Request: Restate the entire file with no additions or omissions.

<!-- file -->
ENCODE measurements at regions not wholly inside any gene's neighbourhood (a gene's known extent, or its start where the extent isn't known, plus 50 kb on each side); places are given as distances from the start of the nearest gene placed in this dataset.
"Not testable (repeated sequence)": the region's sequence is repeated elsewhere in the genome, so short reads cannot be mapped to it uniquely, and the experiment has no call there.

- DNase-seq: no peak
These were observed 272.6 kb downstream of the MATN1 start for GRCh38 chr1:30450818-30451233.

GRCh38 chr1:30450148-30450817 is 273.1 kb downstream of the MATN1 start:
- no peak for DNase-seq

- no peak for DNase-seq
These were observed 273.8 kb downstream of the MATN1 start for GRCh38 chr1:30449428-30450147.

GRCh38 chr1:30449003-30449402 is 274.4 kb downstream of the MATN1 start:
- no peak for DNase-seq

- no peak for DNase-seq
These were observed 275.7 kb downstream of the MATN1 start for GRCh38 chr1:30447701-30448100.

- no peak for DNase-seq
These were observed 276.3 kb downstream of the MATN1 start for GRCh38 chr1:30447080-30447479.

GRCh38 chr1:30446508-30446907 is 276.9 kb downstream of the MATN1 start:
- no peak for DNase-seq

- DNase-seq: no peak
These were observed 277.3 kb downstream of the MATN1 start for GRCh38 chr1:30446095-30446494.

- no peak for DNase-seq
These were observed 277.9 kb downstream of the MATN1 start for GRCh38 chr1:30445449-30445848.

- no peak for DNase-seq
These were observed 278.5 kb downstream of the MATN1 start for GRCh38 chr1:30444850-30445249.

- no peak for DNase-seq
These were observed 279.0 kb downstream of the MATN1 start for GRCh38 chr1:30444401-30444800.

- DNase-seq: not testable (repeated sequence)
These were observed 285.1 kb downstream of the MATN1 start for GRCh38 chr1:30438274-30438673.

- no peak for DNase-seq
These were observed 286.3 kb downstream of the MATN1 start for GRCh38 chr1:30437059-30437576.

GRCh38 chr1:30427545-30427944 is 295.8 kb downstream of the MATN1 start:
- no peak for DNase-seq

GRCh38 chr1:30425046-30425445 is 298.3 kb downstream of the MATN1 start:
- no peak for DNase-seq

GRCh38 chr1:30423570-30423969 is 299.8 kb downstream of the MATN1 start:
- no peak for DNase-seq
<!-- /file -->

ENCODE measurements at regions not wholly inside any gene's neighbourhood (a gene's known extent, or its start where the extent isn't known, plus 50 kb on each side); places are given as distances from the start of the nearest gene placed in this dataset.
"Not testable (repeated sequence)": the region's sequence is repeated elsewhere in the genome, so short reads cannot be mapped to it uniquely, and the experiment has no call there.

- DNase-seq: no peak
These were observed 272.6 kb downstream of the MATN1 start for GRCh38 chr1:30450818-30451233.

GRCh38 chr1:30450148-30450817 is 273.1 kb downstream of the MATN1 start:
- no peak for DNase-seq

- no peak for DNase-seq
These were observed 273.8 kb downstream of the MATN1 start for GRCh38 chr1:30449428-30450147.

GRCh38 chr1:30449003-30449402 is 274.4 kb downstream of the MATN1 start:
- no peak for DNase-seq

- no peak for DNase-seq
These were observed 275.7 kb downstream of the MATN1 start for GRCh38 chr1:30447701-30448100.

- no peak for DNase-seq
These were observed 276.3 kb downstream of the MATN1 start for GRCh38 chr1:30447080-30447479.

GRCh38 chr1:30446508-30446907 is 276.9 kb downstream of the MATN1 start:
- no peak for DNase-seq

- DNase-seq: no peak
These were observed 277.3 kb downstream of the MATN1 start for GRCh38 chr1:30446095-30446494.

- no peak for DNase-seq
These were observed 277.9 kb downstream of the MATN1 start for GRCh38 chr1:30445449-30445848.

- no peak for DNase-seq
These were observed 278.5 kb downstream of the MATN1 start for GRCh38 chr1:30444850-30445249.

- no peak for DNase-seq
These were observed 279.0 kb downstream of the MATN1 start for GRCh38 chr1:30444401-30444800.

- DNase-seq: not testable (repeated sequence)
These were observed 285.1 kb downstream of the MATN1 start for GRCh38 chr1:30438274-30438673.

- no peak for DNase-seq
These were observed 286.3 kb downstream of the MATN1 start for GRCh38 chr1:30437059-30437576.

GRCh38 chr1:30427545-30427944 is 295.8 kb downstream of the MATN1 start:
- no peak for DNase-seq

GRCh38 chr1:30425046-30425445 is 298.3 kb downstream of the MATN1 start:
- no peak for DNase-seq

GRCh38 chr1:30423570-30423969 is 299.8 kb downstream of the MATN1 start:
- no peak for DNase-seq